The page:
So does that mean I won't stoop to buying or downloading a PDF from RPGNow or DriveThruRPG? Of course not. The internet is a great place if you know what you're looking for, and even sometimes if you don't. I just got a PDF of the original Chainmail rules the other day. I'd be hard-pressed to find an original copy of that lying around, even in Minnesota. I've been thinking about doing a post comparing all the OD&D clones I have and how they compare to the original White Box rules (plus Chainmail). Maybe that will give me a reason to go have my PDF printed and spiral-bound.

#RPGaDay: Day 19

19. Which RPG features the best writing?

Answer: Had I answered this question 20 years ago, I probably would have said Gary Gygax and felt pretty comfortable with that answer. However, in hindsight, looking back at the writing in those early gaming materials - even Gary's - gives me a different perspective on the quality of the actual words. Which is not to say that Gary didn't create some great material. Of the early rulebooks, Tom Moldvay's Basic set was probably the best written in terms of the tightest prose that didn't include a lot of corny jokes or exclamation points. A modern analog for the Moldvay example would probably be Chris Gonnerman, author of Basic Fantasy and Iron Falcon. Chris has a very clean, direct style that is well organized and articulate. It's not inspirational writing that makes you daydream about your next campaign, but it is maybe the most clear and plain-spoken in how it covers the rules.

Someone who takes Chris Gonnerman's clear, concise style of rule-explanation and weds it to inspiring prose and truly creative ideas is Lamentations of the Flame Princess's James Edward Raggi IV. The current Lamentations Player Core Book: Rules & Magic is filled with evocative descriptions of things that by this point are treated with a fairly rote tone in RPG writing. For instance, when describing the Fighter class he focuses on the numb brutality of the life that kind of person would lead. This core book doesn't contain a standard introductory section with a definition of role-playing or any examples of play. It assumes the reader is coming to this book with a working knowledge of RPGs and hits the ground running with character creation and the rules of adventuring. Raggi isn't afraid of painting a very specific picture of what kind of game this is.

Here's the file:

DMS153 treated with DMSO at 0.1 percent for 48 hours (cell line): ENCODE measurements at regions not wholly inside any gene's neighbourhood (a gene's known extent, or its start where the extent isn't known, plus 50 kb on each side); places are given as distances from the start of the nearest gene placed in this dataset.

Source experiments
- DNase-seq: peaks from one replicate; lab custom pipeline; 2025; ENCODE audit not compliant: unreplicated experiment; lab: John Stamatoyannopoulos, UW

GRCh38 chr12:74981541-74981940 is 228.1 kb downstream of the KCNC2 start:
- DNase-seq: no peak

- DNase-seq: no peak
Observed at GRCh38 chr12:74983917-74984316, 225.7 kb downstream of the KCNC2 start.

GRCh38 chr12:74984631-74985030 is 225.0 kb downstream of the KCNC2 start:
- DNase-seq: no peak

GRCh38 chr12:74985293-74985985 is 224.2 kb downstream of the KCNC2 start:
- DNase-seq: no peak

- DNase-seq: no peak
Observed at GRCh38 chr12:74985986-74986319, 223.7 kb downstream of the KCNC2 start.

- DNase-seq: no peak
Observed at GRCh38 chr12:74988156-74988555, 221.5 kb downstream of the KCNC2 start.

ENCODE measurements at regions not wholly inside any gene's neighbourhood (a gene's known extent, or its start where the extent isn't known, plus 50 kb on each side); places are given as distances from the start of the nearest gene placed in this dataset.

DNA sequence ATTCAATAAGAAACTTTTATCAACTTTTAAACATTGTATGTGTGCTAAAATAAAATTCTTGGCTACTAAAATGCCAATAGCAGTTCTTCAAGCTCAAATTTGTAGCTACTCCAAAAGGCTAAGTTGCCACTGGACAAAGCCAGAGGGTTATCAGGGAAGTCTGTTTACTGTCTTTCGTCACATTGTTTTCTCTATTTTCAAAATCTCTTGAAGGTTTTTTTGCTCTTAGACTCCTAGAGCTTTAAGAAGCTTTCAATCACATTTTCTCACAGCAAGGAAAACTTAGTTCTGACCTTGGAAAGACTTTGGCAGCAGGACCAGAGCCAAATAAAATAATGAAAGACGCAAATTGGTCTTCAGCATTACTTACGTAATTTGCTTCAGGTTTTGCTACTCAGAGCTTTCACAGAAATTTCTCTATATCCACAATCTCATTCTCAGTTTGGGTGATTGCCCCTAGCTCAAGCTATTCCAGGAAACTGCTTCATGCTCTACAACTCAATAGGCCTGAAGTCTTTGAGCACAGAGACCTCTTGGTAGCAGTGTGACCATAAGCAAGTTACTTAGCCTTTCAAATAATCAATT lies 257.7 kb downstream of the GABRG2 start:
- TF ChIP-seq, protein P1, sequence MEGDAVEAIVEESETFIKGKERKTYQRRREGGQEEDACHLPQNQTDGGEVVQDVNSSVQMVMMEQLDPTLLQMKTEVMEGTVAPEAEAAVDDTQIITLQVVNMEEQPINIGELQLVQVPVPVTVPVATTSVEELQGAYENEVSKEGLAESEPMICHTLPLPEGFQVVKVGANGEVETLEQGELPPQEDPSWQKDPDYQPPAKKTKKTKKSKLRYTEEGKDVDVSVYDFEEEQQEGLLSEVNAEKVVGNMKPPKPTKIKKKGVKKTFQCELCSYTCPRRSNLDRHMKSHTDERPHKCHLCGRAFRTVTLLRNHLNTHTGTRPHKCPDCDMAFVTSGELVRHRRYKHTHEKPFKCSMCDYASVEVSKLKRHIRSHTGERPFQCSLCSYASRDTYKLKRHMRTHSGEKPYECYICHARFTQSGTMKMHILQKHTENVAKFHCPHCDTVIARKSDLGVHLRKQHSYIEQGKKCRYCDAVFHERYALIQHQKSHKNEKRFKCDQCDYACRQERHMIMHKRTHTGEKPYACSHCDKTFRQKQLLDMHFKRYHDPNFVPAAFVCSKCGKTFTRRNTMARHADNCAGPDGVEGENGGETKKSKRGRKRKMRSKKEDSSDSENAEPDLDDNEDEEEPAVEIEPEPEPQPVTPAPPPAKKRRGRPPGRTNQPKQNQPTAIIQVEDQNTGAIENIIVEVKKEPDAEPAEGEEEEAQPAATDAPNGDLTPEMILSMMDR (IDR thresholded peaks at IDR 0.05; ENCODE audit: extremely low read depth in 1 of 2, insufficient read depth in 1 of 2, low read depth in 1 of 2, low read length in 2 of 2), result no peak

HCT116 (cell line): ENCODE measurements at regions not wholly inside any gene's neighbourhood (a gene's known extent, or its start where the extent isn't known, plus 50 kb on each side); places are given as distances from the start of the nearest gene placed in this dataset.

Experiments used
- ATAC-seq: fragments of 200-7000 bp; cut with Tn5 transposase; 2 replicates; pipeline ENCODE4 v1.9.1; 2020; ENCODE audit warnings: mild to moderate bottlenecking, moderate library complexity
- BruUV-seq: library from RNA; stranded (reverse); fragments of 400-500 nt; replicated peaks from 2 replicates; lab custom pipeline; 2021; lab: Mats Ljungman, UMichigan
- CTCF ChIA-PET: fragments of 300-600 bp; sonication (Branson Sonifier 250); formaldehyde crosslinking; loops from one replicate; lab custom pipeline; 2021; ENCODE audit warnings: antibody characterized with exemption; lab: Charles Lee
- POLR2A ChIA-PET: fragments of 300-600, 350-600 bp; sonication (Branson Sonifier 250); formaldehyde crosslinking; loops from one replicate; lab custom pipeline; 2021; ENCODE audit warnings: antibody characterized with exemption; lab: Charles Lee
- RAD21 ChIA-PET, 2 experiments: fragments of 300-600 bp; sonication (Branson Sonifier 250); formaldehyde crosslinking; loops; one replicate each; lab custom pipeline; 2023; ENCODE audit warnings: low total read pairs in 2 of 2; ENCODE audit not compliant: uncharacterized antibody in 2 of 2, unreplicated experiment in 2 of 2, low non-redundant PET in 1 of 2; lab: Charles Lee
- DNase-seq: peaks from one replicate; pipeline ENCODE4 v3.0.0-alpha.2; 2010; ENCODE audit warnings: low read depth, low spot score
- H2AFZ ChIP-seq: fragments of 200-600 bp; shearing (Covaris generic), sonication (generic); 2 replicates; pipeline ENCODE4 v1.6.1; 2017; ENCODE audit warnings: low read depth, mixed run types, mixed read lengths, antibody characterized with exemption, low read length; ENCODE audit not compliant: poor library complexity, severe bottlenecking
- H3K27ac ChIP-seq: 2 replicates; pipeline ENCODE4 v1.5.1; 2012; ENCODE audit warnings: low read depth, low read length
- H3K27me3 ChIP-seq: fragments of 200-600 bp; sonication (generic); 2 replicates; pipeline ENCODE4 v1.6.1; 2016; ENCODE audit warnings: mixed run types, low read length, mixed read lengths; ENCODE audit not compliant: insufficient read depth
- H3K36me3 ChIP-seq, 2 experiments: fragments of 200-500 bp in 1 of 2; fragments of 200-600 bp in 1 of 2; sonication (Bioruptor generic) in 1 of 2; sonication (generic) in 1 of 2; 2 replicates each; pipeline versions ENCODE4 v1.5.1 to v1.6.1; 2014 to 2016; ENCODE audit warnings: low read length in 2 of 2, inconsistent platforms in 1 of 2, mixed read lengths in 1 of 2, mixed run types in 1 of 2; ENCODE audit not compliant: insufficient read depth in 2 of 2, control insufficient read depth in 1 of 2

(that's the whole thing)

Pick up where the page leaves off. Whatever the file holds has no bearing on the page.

More than the core book though, for the purposes of this question, I'd like to highlight his Referee Book from the Grindhouse edition of the rules. There famously isn't a more current version of this book. Raggi has been working on it for years now much to the chagrin of his backers and fans. Because of the long wait, Raggi has put the PDF of the old referee guide up on RPGNow for free. Although I prefer physical books, this free digital copy of his guide should tide anyone over. It contains a wealth of information and insight not just in how to play LotFP, but good advice for refereeing any game. Raggi lays out a whole gaming philosophy that takes a critical eye to the way most GMs run their campaigns. It's a gritty, low-magic, less-is-more approach that emphasizes role-playing, exploration, and investigation over a kill-the-monsters/get-the-gold approach.